Wednesday, 4 December 2019



For everyone who loved Pride and Prejudice--and legions of historical fiction lovers--an inspired debut novel set in Austen's world.

Charlotte Collins, nee Lucas, is the respectable wife of Hunsford's vicar, and sees to her duties by rote: keeping house, caring for their adorable daughter, visiting parishioners, and patiently tolerating the lectures of her awkward husband and his condescending patroness, Lady Catherine de Bourgh. Intelligent, pragmatic, and anxious to escape the shame of spinsterhood, Charlotte chose this life, an inevitable one so socially acceptable that its quietness threatens to overwhelm her. Then she makes the acquaintance of Mr. Travis, a local farmer and tenant of Lady Catherine..

In Mr. Travis' company, Charlotte feels appreciated, heard, and seen. For the first time in her life, Charlotte begins to understand emotional intimacy and its effect on the heart--and how breakable that heart can be. With her sensible nature confronted, and her own future about to take a turn, Charlotte must now question the role of love and passion in a woman's life, and whether they truly matter for a clergyman's wife.


It took about a year of once-weekly writing sprints to finish my first novel, The Clergyman’s Wife, but the idea had been slowly germinating for a long time. I have, in fact, been thinking about Charlotte Lucas and herchoice for more than twenty years, eversince Ifirstread Pride and Prejudice. Back then Iwasten years-old, and with a child’s understanding ofwhatIread, my first and strongestreactionwhen Charlotte chose to marry Mr. Collins was complete revulsion. Mr. Collins was gross, andworse, hewas a little bit stupid. Someone like Charlotte, who was friends with Elizabeth Bennet and therefore must be intelligent,would be miserable married to him. I agreed completely with Elizabeth’s first reaction to the news of her friend’s engagement: Charlotte had made a terrible mistake. But time, and many subsequent readings, softened my take on Charlotte’s decision, and as I grew up, she became the character in Pride and Prejudice who fascinated me most, her choice to marry Mr. Collins less horrifying than the circumstances that led to it.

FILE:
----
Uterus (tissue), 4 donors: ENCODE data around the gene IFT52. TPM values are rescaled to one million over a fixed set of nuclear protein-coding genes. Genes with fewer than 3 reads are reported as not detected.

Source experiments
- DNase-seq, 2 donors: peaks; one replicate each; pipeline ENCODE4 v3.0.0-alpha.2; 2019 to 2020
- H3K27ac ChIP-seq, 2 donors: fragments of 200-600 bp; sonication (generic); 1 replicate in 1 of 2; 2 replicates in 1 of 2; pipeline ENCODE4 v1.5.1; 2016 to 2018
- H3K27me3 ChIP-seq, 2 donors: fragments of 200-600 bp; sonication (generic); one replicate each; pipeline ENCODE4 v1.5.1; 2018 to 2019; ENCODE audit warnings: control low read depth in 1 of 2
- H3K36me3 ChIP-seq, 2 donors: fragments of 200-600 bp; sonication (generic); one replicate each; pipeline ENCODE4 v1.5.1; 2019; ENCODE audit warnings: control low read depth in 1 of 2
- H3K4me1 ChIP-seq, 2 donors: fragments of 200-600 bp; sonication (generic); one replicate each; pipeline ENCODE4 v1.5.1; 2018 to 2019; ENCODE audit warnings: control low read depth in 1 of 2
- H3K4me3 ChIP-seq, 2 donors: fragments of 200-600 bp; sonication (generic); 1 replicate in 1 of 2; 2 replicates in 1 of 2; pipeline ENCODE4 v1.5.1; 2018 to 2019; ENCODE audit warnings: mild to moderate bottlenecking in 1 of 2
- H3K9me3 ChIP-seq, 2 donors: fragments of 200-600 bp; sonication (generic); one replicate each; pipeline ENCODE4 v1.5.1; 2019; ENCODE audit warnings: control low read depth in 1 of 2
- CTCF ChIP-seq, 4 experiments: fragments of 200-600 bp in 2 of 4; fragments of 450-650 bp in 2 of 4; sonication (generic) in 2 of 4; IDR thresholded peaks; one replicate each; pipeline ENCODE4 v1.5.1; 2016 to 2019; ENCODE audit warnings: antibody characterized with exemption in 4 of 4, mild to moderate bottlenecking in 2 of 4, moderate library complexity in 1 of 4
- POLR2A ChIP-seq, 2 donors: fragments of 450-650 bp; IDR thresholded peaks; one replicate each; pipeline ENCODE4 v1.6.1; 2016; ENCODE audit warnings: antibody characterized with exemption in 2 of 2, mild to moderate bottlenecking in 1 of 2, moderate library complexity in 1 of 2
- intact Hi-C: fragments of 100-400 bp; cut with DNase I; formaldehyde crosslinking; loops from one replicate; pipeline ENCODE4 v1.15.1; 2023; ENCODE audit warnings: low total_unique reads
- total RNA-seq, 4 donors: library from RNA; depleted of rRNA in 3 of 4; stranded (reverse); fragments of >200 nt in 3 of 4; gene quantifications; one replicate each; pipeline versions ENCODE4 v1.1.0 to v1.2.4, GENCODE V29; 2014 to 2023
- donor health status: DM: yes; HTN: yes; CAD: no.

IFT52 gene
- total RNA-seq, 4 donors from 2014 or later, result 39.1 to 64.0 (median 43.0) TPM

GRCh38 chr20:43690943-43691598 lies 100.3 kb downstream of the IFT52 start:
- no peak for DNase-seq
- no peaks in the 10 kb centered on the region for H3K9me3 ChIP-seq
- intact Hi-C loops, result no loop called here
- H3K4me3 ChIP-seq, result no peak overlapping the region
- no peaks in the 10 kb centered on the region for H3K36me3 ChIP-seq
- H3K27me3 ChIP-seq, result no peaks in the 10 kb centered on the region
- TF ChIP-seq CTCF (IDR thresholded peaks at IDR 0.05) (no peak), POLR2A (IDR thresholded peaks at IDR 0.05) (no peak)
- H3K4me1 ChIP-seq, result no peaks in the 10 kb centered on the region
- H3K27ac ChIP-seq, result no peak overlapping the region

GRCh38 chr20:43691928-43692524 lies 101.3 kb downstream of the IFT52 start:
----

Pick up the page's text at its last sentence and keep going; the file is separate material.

Sunday, 1 December 2019


The first-ever television adaptation of Jane Austen’s unfinished novel SANDITON will air on PBS Masterpiece from 12 January 2020.  Written by award winning screenwriter Andrew Davies (Pride and Prejudice, Les Miserable, Mr. Selfridge), the first TV trailer for the 8-part series has just been released. (Watch it HERE)

Today December 1, 2019 a new and easily accessible edition of Sanditon is published by Fentum Press. It includes an innovative introductory essay by Janet Todd, a leading Austen scholar, plus the text of the novel.

Jane Austen's Sanditon

Written as a comedy, Sanditon continues the strain of burlesque and caricature Austen wrote as a teenager and in private throughout her life. She examines the moral and social problems of capitalism, entrepreneurship, and whether wealth trickles down to benefit the place where it is made. She explores the early 19th century culture of self: the exploitation of hypochondria, health fads, seaside resorts, and the passion for salt-water cures. Written only months before Austen's death in 1817 the book was never fully completed by the author.